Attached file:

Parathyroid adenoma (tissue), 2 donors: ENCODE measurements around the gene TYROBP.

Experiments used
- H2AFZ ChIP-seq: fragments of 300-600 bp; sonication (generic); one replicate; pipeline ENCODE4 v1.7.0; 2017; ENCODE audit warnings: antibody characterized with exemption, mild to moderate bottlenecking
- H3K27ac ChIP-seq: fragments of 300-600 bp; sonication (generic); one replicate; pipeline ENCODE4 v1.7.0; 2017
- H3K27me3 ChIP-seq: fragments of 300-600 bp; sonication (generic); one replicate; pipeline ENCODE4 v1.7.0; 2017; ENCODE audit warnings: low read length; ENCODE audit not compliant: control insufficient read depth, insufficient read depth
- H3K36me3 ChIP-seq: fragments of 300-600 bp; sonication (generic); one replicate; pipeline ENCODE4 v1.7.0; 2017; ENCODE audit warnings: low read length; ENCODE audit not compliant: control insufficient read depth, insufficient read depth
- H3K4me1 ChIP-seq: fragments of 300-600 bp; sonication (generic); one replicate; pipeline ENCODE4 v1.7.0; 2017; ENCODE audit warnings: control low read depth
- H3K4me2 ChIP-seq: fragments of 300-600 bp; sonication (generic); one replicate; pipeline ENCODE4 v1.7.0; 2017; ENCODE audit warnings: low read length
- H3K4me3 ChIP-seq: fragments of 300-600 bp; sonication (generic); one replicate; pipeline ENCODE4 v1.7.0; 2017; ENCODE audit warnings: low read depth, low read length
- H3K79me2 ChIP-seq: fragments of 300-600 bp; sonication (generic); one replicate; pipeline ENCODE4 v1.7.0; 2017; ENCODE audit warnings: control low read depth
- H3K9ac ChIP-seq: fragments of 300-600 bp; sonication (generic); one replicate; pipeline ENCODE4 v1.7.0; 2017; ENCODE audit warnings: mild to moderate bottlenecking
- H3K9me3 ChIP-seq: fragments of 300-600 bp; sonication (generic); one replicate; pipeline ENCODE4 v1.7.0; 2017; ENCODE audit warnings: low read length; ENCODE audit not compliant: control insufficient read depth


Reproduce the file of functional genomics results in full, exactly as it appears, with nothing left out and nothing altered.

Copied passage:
Parathyroid adenoma (tissue), 2 donors: ENCODE measurements around the gene TYROBP.

Experiments used
- H2AFZ ChIP-seq: fragments of 300-600 bp; sonication (generic); one replicate; pipeline ENCODE4 v1.7.0; 2017; ENCODE audit warnings: antibody characterized with exemption, mild to moderate bottlenecking
- H3K27ac ChIP-seq: fragments of 300-600 bp; sonication (generic); one replicate; pipeline ENCODE4 v1.7.0; 2017
- H3K27me3 ChIP-seq: fragments of 300-600 bp; sonication (generic); one replicate; pipeline ENCODE4 v1.7.0; 2017; ENCODE audit warnings: low read length; ENCODE audit not compliant: control insufficient read depth, insufficient read depth
- H3K36me3 ChIP-seq: fragments of 300-600 bp; sonication (generic); one replicate; pipeline ENCODE4 v1.7.0; 2017; ENCODE audit warnings: low read length; ENCODE audit not compliant: control insufficient read depth, insufficient read depth
- H3K4me1 ChIP-seq: fragments of 300-600 bp; sonication (generic); one replicate; pipeline ENCODE4 v1.7.0; 2017; ENCODE audit warnings: control low read depth
- H3K4me2 ChIP-seq: fragments of 300-600 bp; sonication (generic); one replicate; pipeline ENCODE4 v1.7.0; 2017; ENCODE audit warnings: low read length
- H3K4me3 ChIP-seq: fragments of 300-600 bp; sonication (generic); one replicate; pipeline ENCODE4 v1.7.0; 2017; ENCODE audit warnings: low read depth, low read length
- H3K79me2 ChIP-seq: fragments of 300-600 bp; sonication (generic); one replicate; pipeline ENCODE4 v1.7.0; 2017; ENCODE audit warnings: control low read depth
- H3K9ac ChIP-seq: fragments of 300-600 bp; sonication (generic); one replicate; pipeline ENCODE4 v1.7.0; 2017; ENCODE audit warnings: mild to moderate bottlenecking
- H3K9me3 ChIP-seq: fragments of 300-600 bp; sonication (generic); one replicate; pipeline ENCODE4 v1.7.0; 2017; ENCODE audit warnings: low read length; ENCODE audit not compliant: control insufficient read depth